A microscope has returned to New Orleans – the city forever changed ten years ago by the devastation of Hurricane Katrina.

The category five hurricane began on Aug. 23, 2005 on its way towards Florida and strengthened on its second landfall in southeast Louisiana on Aug. 29. Eighty percent of New Orleans was submerged as distraught citizens were seen on live TV pleading for assistance. Approximately 1,833 people died and hundreds of thousands were left without their homes, clothes, family heirlooms, and more.

The government and former President George Bush was heavily criticized for a slow approach to helping victims of the tragedy. The Federal Emergency Management Agency, or FEMA, arrived in New Orleans days after the hurricane had already wreaked havoc.

Lives were also lost at the chaotic Mercedes-Benz Superdome, where many found refuge during the storm.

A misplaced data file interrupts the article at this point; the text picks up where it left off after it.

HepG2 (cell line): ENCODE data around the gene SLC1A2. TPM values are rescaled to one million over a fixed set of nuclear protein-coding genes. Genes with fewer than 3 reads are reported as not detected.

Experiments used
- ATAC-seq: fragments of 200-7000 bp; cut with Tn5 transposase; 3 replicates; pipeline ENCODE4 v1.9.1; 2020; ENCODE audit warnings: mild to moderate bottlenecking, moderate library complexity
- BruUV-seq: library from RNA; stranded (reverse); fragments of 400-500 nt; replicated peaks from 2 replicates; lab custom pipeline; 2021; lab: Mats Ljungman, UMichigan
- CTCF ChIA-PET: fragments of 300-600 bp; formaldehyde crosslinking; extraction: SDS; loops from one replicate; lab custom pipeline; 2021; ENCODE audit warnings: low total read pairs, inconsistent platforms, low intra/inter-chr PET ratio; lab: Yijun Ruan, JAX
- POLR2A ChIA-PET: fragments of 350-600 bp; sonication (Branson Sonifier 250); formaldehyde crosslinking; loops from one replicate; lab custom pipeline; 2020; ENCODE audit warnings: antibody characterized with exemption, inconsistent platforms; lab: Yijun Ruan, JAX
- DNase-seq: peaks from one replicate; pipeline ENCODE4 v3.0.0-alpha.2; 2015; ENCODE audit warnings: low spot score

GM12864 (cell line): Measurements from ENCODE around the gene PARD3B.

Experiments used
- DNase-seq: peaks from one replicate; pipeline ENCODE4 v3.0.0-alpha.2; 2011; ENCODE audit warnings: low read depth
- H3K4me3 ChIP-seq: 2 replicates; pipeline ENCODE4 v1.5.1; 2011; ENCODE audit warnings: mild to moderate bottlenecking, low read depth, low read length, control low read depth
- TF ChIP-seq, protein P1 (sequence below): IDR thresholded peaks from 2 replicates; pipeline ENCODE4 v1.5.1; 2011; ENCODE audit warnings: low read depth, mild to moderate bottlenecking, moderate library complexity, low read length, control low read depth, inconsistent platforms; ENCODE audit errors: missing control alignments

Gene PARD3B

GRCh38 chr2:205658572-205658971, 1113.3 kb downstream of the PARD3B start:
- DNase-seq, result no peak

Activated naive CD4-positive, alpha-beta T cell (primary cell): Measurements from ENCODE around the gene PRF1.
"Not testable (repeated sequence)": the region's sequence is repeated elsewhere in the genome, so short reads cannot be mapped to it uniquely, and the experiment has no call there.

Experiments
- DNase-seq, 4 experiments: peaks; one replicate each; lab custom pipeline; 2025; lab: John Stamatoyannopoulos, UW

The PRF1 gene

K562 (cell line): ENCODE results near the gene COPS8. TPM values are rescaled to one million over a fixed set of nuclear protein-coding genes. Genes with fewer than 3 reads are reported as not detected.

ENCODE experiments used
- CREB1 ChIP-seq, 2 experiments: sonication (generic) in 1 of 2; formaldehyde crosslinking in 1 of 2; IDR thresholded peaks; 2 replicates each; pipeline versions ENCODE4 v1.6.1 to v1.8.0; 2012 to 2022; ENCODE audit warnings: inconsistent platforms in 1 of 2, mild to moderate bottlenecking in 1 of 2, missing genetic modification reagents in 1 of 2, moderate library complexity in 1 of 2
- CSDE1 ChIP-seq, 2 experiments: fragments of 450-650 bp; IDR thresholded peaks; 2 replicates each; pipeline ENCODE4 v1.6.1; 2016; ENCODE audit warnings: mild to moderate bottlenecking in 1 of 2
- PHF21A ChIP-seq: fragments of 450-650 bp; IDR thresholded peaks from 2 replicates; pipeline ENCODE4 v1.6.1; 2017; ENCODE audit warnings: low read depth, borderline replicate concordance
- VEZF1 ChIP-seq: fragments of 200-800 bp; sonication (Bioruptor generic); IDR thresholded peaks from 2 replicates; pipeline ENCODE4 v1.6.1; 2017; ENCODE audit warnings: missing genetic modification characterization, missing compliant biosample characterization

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The broken levees forced 30,000 people into the dome, and many died from exhaustion. The images plastered across our television screens in 2005 painted a desperate portrait of the victims, but also shed light on an economically broken city and exposed the U.S. government’s lackadaisical response to the plight of its very own citizens.

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Take a look at 25 photos that defined the pain, strength, and endurance of the people of New Orleans in the gallery below.

SOURCE: New York Times, National Geographic, Data Center Research | PHOTO CREDIT: Twitter

SEE ALSO: 

TOWN HALL LIVESTREAM Aug. 26: Where Are NOLA’s Schools, 10 Years After Katrina?

Ten Years After Katrina: Soledad O’Brien Recounts The Devastation In New Orleans

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